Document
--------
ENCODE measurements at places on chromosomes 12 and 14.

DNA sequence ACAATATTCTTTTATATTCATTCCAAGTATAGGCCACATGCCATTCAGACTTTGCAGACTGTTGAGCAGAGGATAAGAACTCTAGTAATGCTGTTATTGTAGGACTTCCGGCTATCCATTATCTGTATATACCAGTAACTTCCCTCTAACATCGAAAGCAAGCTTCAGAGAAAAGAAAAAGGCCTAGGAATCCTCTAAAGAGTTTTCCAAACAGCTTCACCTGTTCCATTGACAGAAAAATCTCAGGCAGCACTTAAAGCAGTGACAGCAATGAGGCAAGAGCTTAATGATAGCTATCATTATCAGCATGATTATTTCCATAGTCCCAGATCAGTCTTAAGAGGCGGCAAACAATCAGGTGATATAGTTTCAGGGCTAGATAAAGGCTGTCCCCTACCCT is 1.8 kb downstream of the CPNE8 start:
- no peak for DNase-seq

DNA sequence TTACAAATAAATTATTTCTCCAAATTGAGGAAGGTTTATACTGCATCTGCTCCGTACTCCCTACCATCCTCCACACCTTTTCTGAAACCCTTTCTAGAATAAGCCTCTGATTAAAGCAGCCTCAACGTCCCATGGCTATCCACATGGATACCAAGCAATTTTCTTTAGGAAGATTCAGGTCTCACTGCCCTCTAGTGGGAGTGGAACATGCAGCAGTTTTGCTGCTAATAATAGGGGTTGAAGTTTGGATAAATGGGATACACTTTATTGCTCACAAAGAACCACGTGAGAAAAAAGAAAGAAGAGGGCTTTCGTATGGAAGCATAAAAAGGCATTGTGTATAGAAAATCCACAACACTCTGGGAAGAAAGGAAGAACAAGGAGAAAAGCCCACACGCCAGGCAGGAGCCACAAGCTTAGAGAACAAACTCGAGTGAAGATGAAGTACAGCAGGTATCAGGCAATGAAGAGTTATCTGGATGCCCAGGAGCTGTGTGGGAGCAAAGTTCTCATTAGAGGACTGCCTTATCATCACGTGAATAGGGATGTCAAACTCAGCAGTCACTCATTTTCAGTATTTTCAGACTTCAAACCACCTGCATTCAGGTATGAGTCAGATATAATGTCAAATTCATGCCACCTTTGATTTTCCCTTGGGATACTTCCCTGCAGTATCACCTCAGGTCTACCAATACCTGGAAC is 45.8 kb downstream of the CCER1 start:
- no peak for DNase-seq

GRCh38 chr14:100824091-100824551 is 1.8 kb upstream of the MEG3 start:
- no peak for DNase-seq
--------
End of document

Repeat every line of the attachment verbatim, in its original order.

ENCODE measurements at places on chromosomes 12 and 14.

DNA sequence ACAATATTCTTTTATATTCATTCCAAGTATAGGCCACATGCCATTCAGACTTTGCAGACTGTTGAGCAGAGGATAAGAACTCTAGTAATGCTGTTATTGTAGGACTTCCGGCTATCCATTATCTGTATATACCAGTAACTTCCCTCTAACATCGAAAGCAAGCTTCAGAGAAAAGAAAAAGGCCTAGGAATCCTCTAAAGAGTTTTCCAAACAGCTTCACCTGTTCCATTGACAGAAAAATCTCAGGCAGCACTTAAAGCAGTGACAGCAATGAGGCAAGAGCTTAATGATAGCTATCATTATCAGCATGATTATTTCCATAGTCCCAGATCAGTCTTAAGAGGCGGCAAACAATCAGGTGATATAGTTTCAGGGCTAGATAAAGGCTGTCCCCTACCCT is 1.8 kb downstream of the CPNE8 start:
- no peak for DNase-seq

DNA sequence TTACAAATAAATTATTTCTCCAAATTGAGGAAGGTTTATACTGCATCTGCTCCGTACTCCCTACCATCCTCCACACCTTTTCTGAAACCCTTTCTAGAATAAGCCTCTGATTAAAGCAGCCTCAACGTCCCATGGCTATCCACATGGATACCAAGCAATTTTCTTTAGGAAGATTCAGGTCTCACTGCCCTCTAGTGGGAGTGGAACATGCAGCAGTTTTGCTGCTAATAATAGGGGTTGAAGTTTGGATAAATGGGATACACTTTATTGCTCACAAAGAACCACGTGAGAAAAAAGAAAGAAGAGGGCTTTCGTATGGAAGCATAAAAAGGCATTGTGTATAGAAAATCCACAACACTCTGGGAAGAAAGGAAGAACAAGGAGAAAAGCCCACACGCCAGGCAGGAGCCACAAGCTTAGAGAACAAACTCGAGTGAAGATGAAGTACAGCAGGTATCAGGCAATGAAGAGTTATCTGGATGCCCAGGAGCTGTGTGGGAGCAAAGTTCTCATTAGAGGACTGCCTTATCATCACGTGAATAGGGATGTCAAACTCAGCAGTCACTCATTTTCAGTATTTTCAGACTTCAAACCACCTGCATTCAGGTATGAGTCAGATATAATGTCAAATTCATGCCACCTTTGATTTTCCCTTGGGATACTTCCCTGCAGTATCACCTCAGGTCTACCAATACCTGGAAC is 45.8 kb downstream of the CCER1 start:
- no peak for DNase-seq

GRCh38 chr14:100824091-100824551 is 1.8 kb upstream of the MEG3 start:
- no peak for DNase-seq